Urban pot bellied pigs are at particular risk of developing overgrown, curved, and misshapen hooves, because of their relative lack of access to uneven or rough terrain on which to wander.
These types of surfaces will often keep hooves down to a manageable level. However, all pot bellied pigs are susceptible to overgrown hooves, especially if they are overweight or older and thus more sedentary.
While it may be a challenge to to give some pigs a pedicure, you can make it easier on yourself and your porcine companion by preparing both you and the pig for the procedure.
Why do you need to trim pot bellied pigs' hooves?
When hooves become overgrown, it creates a condition similar to what would happen to a human if their toenails were allowed to grow unimpeded and curl under the toes themselves. Walking would become difficult and painful, and the gait would change as they tried to adjust their steps to alleviate the pain of walking.
Overgrown hooves can lead to issues with knees and hips as the body attempts to contort itself and compensate for a new pattern of walking.
Infections can also develop as the overgrown hooves form fissures that allow bacteria to enter. This is especially an issue for an animal who walks through a pig-sized quantity of their own feces.
Can a veterinarian trim the hooves?
If live in an area with a vet that treats pot bellied pigs, it can be done more easily because the pig can then be sedated while the trimming is being performed.
However, if you don't have a vet nearby that does this procedure or your pig is just as recalcitrant about being transported as it is about getting a pedicure, it behooves you to do it yourself.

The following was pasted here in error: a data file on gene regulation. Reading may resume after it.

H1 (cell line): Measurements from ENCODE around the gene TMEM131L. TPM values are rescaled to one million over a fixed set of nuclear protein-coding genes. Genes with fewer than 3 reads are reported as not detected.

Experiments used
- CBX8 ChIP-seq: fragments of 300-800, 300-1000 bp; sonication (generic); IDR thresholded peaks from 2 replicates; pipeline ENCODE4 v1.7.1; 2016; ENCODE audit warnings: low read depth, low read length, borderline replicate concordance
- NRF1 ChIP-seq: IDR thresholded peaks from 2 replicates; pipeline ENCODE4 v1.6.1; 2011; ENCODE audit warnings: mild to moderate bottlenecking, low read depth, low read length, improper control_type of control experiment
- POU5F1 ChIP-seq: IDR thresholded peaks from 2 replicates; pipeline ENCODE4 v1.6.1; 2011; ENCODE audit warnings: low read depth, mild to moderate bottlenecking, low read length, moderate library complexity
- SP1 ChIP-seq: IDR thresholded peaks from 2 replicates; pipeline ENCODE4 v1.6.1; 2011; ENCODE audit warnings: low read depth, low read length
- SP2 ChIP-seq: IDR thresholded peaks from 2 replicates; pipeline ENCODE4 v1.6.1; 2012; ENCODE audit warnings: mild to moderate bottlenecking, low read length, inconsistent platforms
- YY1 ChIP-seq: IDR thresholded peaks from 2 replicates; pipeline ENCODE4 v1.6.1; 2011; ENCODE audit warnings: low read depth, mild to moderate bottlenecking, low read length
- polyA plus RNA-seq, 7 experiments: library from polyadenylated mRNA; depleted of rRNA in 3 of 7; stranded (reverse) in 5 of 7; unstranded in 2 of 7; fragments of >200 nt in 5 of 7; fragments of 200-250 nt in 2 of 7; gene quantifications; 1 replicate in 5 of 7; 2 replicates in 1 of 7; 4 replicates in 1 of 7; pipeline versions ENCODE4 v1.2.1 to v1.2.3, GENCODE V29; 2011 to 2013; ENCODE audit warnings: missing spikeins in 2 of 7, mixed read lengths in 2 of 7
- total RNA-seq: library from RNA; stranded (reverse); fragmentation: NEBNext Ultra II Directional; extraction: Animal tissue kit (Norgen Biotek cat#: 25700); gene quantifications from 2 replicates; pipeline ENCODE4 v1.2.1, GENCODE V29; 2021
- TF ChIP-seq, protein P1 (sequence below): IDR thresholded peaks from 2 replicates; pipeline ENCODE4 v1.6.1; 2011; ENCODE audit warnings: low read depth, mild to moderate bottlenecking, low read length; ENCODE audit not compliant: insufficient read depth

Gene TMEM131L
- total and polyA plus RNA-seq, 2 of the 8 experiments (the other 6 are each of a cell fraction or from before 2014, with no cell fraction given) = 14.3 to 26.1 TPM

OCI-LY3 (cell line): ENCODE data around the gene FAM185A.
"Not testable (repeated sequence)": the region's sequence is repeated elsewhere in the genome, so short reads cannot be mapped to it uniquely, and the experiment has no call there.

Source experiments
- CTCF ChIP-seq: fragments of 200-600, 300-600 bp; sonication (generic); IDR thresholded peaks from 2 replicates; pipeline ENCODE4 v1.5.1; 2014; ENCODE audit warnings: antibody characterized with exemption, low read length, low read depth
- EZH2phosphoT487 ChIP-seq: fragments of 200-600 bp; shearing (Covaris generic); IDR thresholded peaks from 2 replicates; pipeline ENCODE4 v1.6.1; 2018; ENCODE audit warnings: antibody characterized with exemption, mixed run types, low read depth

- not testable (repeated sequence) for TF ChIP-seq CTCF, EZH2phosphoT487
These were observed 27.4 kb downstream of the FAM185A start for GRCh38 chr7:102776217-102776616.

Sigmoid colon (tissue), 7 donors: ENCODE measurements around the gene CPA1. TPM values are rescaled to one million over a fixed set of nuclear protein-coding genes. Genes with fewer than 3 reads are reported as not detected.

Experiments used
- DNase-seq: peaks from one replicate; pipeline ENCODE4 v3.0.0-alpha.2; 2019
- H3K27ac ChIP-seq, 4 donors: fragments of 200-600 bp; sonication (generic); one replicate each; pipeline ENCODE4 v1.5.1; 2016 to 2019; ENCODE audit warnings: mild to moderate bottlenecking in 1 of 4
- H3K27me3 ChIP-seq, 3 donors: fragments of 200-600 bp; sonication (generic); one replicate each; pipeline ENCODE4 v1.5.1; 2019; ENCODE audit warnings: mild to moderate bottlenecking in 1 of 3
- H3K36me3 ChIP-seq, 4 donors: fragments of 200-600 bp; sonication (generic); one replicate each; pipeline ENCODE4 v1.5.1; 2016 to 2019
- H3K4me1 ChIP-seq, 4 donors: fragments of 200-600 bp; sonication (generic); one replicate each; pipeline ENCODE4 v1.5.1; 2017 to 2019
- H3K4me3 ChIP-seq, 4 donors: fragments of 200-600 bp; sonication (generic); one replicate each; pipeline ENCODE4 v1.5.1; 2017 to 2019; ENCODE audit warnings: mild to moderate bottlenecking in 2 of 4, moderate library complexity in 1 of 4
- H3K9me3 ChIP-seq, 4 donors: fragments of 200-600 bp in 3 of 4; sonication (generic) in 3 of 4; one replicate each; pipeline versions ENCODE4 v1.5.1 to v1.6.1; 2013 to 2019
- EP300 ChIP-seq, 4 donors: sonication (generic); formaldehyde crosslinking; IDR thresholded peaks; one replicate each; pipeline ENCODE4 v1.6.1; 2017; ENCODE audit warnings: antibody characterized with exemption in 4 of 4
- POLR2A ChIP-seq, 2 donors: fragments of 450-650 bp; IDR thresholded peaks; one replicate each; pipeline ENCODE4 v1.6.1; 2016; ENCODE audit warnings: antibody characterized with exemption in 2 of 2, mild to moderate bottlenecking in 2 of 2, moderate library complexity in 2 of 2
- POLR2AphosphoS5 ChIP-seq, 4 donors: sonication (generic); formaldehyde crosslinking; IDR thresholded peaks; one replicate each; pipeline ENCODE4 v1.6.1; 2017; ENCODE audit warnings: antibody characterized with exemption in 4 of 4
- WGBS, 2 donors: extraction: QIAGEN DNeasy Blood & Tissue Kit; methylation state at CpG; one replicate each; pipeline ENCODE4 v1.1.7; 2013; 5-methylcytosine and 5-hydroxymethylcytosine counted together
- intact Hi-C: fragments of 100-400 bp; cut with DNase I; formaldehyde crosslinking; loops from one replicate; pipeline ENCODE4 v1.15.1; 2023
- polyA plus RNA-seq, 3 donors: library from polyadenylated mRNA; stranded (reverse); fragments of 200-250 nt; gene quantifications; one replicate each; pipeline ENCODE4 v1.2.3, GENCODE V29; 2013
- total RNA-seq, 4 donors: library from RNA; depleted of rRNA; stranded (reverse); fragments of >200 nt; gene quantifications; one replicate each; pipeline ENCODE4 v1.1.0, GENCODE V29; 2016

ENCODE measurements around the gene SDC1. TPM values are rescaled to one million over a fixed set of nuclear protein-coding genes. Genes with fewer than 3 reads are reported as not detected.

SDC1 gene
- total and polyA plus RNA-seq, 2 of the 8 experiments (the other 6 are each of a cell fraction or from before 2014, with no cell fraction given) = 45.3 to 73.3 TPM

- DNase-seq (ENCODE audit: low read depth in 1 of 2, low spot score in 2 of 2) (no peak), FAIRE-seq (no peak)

How to trim your pig's hooves
Preparation is the key to success. You must first buy hoof trimmers that are designed for the job, not dog nail clippers or another substitute.
You can then familiarize your pig with the trimmers for a few days before the actual event. Bring them close to their feet and let them inspect and sniff them.
You may wish to try to trim the hooves gradually over a period of a few days. Start along the outer rim of the hooves, and take off a small sliver with each cut. Don't try to cut large portions, because the hooves are very tough and will require a strong effort that may scare the pig.
The most important thing is to avoid the quick, which is the sliver of flesh that runs through the center of the hooves. If you cut the quick only once, the bleeding will usually be minimal, but the memory may last forever, and you'll have a pig who runs (or limps) away at the sight of the hoof trimmer.
Slow and steady wins the race and trims the hooves.
For a veterinarian, contact an organization such as Bay Street Pet Suite Hotel & Day Spa.